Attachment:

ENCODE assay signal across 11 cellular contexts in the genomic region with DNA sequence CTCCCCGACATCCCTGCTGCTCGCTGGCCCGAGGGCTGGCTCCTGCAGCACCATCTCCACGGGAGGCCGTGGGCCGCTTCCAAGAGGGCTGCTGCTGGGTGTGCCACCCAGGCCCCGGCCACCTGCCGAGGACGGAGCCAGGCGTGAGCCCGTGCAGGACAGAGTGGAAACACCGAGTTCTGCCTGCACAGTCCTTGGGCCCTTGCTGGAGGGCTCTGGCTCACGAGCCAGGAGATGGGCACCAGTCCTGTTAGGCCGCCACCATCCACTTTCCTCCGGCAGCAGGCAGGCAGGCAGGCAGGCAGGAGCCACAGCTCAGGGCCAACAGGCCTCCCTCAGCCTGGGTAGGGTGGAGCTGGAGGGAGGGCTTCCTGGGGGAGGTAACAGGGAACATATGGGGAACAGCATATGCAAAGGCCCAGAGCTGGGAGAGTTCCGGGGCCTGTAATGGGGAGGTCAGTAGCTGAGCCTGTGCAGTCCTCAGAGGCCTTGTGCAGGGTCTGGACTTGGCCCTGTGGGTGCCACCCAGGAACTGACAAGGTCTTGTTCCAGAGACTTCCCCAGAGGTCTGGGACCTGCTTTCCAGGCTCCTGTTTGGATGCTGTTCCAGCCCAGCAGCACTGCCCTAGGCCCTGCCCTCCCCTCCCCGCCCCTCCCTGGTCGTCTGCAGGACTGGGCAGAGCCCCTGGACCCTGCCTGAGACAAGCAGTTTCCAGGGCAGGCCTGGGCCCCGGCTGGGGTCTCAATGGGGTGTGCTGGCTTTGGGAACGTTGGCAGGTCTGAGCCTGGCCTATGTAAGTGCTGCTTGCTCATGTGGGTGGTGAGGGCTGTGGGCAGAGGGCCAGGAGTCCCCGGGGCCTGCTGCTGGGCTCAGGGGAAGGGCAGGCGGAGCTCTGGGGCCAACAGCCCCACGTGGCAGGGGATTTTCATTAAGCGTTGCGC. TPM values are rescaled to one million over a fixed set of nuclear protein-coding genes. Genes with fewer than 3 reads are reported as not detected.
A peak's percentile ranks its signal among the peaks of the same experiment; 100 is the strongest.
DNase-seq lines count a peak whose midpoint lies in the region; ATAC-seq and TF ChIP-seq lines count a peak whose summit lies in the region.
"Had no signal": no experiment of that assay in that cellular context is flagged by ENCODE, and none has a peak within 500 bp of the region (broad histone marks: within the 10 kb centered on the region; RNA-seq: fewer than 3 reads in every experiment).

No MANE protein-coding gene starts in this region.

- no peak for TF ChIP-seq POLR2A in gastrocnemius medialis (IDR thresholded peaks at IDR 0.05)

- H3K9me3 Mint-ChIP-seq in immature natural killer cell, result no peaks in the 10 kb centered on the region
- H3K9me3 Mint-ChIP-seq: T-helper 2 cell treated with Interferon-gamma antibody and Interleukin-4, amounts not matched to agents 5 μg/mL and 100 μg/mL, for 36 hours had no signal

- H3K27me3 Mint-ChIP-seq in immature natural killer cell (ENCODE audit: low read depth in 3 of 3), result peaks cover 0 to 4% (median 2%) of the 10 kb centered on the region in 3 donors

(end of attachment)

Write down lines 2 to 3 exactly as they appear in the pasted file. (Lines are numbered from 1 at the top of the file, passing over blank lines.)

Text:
A peak's percentile ranks its signal among the peaks of the same experiment; 100 is the strongest.
DNase-seq lines count a peak whose midpoint lies in the region; ATAC-seq and TF ChIP-seq lines count a peak whose summit lies in the region.